One standout (which I thought was one of the more inspired characters) was the mercenary i-R0k, who is not only hilariously and self-referentially meta in the way he fashions his appearance (I mean, his entire torso is a giant metal skull with eyeholes) but the way in which his character is basically just a giant parody of the portentous Warcraft-esque fantasy villain with the cowl that activates powerful artifacts by way of ponderous incantation. An example of a reference of a video game trope, rather than just a character, that shows a certain degree of engagement with the source material of popular games.

The vision of a dystopian world of increasing corporate excess, with IOI portrayed as your typical, profit maximising company that doesn’t care about its customers or content (and would kill to get what they want) is also in all probability also a veiled reference to many of the vilified gaming/ISP juggernauts of today – the EAs, Comcasts and everything in between – price discriminating access to the OASIS, plastering ads all over your field of vision, even setting up giant gaming farms and forcing debt-laden folks into indentured servitude earning coins for the company.

I guess the vision poses its own interesting questions – like how is it possible for the in-game currency to be the most stable currency in the world, when so much of it is liable to disappear in an instant with an in-game bomb blast – or why the penalty for “zeroing out” is so severe that your entire share value disappears. If RPO were to deign to answer some of these questions, it might actually be a pretty good science fiction property in its own right and not just the vastly entertaining (though simple) self-referential sf adventure that it currently is.

There are some plotholes and odd plot choices – like how the haptic feedback can possibly allow people to feel like they’re floating, or to deceive a certain character into thinking that they’ve already taken off their goggles. There’s also a wedged in romance between Wade and Artemis that is full-on teenage awkward and which I can’t abide at the moment for unrelated reasons. But I suppose these are minor impediments that mar what is essentially a very entertaining movie that somehow works much better as a film than I expected – far from the random and shallow collection of gratuitous pop culture tropes that I expected it to be at first blush.

I give this: 4 out of 5 X-1 haptic suits

 

 

Fantastic Beasts and Where to Find Them

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Fantastic Beasts ain’t that fantastic.

Fantastic Beasts is an exercise in expanding the narrative confines of the Wizarding World beyond the original Harry Potter books – both in terms of space and time, as well as from the realm of children to the world of adults.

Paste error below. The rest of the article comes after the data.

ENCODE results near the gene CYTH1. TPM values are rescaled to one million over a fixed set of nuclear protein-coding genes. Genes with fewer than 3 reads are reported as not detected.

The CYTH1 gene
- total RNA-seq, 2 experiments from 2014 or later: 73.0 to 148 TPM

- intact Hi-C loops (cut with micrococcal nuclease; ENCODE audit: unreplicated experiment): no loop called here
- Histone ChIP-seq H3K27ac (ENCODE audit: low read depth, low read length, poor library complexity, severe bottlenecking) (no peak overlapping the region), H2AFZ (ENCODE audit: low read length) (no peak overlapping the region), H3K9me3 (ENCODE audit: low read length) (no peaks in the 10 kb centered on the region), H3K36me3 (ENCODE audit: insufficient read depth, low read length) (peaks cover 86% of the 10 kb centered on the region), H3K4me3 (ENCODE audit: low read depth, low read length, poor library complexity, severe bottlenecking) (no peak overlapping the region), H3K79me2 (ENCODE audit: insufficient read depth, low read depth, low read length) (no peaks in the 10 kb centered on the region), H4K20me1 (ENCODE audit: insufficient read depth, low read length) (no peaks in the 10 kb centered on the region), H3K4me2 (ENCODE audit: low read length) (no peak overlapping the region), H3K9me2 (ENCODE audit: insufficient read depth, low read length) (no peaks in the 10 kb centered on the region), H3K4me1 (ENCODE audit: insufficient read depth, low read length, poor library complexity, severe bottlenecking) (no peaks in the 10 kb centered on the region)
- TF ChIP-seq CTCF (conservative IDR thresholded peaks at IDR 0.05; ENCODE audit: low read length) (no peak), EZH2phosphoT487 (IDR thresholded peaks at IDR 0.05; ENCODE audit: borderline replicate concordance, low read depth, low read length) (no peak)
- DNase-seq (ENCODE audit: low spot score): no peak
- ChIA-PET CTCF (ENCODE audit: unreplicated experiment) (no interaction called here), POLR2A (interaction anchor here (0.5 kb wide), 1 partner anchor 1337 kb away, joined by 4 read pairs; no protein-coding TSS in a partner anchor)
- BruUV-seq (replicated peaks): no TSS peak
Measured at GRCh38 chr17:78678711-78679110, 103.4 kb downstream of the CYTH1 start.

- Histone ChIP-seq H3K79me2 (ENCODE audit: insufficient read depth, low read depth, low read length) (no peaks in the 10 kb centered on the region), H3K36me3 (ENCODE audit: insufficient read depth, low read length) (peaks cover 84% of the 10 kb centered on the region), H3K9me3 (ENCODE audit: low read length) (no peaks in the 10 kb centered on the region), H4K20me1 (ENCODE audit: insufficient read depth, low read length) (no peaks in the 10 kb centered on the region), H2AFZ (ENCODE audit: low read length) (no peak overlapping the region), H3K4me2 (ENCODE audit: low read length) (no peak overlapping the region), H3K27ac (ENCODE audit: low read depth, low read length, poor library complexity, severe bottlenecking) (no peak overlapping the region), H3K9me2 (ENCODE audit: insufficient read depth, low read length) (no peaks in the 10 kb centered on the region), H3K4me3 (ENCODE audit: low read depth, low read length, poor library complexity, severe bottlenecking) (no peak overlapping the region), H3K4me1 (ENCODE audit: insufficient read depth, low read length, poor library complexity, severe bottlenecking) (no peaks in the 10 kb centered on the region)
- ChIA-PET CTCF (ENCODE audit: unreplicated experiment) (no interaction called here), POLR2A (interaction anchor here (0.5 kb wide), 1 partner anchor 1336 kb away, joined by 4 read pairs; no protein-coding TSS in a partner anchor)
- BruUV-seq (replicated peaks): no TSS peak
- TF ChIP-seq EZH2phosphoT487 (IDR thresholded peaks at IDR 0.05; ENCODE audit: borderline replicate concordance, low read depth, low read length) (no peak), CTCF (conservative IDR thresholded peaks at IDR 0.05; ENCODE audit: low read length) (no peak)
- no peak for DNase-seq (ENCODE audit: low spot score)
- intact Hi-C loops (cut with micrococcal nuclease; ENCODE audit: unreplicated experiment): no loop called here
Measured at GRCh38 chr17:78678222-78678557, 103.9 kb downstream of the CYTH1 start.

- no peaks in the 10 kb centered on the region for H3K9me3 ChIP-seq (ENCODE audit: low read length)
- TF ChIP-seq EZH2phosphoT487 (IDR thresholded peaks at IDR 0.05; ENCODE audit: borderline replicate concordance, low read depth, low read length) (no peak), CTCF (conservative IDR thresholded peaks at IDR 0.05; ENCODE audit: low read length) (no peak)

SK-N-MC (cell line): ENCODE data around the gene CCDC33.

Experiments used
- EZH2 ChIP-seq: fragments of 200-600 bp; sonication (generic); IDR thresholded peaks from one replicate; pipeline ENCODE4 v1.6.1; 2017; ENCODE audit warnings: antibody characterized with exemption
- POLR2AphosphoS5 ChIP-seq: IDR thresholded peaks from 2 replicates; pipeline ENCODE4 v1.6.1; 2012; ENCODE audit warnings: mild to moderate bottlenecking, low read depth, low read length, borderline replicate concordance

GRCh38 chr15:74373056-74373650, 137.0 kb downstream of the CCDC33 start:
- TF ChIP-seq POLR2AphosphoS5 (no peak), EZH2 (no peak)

It takes place in a vastly different milieu – pre-Depression New York, and features wizards in the prime of their magical prowess – doing things with their magic that seem beyond the ken of our half-trained protagonists of the Potter books. It also takes place in the spectre of the Grindelwald era, averred to briefly in the books but never really elaborated on until this came along.

As a piece of worldbuilding, Fantastic Beasts aims high and delivers in some respects, but falters too in some areas. It tries to be resplendent in the wonders of its titular beasts that Newt keeps in his all-too-big briefcase, but much of it is lost in the CGI. It portrays the way witches and wizards might live and operate within the confines of a city, but doesn’t really explicate how they are supposed to maintain their isolation from no-maj humanity. MACUSA is also an organisation in abstraction – a bureaucracy that doesn’t appear to be doing very much in the day to day to regulate the affairs of the magical community in the US – except for obliviating unsuspecting no-majs on occasion.

Also, how barbaric is MACUSA really, allowing people to be summarily executed without a proper trial process? I found that detail extremely jarring. Surely they’d get on with the times, no matter how crazy the fear of exposure?

The story is serviceable but oddly paced; with, I think, some plot treads that could be construed by a general audience as confusing – i.e. the entire disturbing list of events at Credences’ abode. Though the main protagonists – Newt, Queenie, Tina and Jacob – are quite an appealing group of heroes. Jacob (Dan Fogler) in particular is just so utterly enraptured by the magic he’s encountering, forming a solid basis for his future baking muse – it’s rather endearing.

The dialogue is also quite patchy, with some of the worst lines mouthed by the pompous but ineffectual President Picquery (Carmen Ejogo), whose stiffness in delivery made me cringe every time.

It’s Rowling’s first screenwriting credit – I’m not sure how much that factored into the lumpiness of the script and dialogue, but perhaps someone with her clout need not fear an excess of editorial control.

Overall, therefore, Fantastic Beasts might not really have satisfied me in terms of its worth as a film, but it does provide an interesting dose of worldbuilding, and I suppose is one crucial element in the long term longevity of the franchise.

I give this 3.5 out of 5 briefcases